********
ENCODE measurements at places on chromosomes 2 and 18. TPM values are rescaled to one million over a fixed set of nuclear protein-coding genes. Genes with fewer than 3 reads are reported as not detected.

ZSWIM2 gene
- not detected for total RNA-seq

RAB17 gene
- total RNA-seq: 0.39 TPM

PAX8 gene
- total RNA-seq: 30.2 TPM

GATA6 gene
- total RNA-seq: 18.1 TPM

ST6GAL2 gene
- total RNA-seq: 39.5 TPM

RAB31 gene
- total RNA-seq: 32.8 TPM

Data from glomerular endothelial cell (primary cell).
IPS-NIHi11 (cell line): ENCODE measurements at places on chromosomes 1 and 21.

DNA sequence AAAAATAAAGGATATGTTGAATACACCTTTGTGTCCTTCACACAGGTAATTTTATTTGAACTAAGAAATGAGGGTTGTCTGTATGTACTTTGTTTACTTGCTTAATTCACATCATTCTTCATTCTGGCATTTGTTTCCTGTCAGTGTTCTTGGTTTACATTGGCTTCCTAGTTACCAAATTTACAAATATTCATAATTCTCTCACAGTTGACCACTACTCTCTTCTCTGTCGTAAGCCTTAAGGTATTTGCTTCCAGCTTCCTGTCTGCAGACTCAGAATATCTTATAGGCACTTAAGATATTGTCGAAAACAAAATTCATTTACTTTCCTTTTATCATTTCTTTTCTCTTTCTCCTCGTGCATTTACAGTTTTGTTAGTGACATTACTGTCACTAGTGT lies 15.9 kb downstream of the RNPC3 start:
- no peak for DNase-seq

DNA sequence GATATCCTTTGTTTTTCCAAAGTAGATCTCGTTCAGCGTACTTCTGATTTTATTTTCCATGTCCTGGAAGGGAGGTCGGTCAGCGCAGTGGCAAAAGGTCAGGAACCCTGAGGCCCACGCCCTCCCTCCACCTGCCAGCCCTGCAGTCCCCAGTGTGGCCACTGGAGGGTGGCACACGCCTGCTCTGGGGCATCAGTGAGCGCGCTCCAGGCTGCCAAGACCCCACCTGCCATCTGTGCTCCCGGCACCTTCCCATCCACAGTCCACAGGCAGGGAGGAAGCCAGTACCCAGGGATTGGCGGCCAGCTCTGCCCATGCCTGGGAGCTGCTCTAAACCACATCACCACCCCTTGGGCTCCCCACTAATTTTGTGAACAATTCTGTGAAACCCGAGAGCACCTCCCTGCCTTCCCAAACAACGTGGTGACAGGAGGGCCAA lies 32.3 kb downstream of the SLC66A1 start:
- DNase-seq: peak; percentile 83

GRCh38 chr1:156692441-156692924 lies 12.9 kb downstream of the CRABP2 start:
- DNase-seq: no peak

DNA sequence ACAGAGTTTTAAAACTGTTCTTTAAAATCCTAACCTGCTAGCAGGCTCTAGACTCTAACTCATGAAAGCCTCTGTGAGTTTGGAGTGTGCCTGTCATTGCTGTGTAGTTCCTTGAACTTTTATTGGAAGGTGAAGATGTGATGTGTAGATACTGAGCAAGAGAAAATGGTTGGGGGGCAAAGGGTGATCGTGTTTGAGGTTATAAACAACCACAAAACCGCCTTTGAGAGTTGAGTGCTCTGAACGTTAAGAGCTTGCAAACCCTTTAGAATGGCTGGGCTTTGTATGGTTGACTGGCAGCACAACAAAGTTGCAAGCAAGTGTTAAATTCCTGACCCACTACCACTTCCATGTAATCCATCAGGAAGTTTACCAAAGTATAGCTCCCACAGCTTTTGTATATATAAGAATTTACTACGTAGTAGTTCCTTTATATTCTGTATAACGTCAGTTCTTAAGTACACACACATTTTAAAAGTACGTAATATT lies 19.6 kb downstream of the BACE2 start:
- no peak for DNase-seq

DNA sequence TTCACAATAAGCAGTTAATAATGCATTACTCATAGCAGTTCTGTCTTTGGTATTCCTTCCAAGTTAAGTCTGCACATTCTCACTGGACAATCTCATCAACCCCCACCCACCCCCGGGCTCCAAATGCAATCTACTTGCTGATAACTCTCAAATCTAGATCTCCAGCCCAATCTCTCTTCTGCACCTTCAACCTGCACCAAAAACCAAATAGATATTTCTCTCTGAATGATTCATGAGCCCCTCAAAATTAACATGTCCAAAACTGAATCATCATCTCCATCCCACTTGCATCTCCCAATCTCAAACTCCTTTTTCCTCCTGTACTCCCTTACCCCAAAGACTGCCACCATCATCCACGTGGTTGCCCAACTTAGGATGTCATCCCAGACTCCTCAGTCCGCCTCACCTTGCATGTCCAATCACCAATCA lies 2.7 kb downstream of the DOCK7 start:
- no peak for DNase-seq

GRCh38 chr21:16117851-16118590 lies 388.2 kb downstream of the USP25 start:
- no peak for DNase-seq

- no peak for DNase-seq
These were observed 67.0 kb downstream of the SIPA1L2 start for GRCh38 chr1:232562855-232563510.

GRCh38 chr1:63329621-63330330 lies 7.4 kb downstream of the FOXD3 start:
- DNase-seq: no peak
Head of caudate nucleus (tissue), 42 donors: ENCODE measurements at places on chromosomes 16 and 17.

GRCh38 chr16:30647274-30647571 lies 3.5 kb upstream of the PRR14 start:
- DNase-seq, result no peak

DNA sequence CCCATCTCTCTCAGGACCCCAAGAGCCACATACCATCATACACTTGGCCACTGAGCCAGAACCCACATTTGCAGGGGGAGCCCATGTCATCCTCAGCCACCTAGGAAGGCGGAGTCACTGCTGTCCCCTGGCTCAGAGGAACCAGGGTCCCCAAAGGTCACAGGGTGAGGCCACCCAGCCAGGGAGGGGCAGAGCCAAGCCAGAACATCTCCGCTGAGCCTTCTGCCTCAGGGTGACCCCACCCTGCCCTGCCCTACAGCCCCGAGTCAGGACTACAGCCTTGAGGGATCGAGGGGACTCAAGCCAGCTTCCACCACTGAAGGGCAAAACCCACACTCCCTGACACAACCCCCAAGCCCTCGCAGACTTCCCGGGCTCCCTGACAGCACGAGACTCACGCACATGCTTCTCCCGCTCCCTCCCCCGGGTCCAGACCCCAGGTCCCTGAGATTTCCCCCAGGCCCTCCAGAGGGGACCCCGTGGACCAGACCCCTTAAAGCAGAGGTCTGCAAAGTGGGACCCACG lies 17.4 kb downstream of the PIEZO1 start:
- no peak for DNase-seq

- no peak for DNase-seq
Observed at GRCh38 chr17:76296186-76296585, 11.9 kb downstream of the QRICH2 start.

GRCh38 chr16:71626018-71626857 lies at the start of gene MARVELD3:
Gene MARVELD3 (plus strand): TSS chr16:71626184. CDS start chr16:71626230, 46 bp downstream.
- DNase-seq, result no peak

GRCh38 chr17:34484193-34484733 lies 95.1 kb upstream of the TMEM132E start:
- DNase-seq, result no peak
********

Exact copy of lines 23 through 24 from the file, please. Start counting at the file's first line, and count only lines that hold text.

- no peak for DNase-seq

DNA sequence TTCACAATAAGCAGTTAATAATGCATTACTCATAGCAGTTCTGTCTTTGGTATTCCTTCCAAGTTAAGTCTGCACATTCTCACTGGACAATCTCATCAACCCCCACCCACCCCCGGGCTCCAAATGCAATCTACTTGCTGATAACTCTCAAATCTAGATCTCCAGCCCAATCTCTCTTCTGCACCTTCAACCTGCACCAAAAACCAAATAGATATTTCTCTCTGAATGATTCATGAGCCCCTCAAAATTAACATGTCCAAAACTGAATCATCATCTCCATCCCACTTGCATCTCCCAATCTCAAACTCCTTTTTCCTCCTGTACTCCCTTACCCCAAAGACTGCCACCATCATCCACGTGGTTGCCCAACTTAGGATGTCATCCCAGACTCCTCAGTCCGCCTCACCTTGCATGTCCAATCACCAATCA lies 2.7 kb downstream of the DOCK7 start: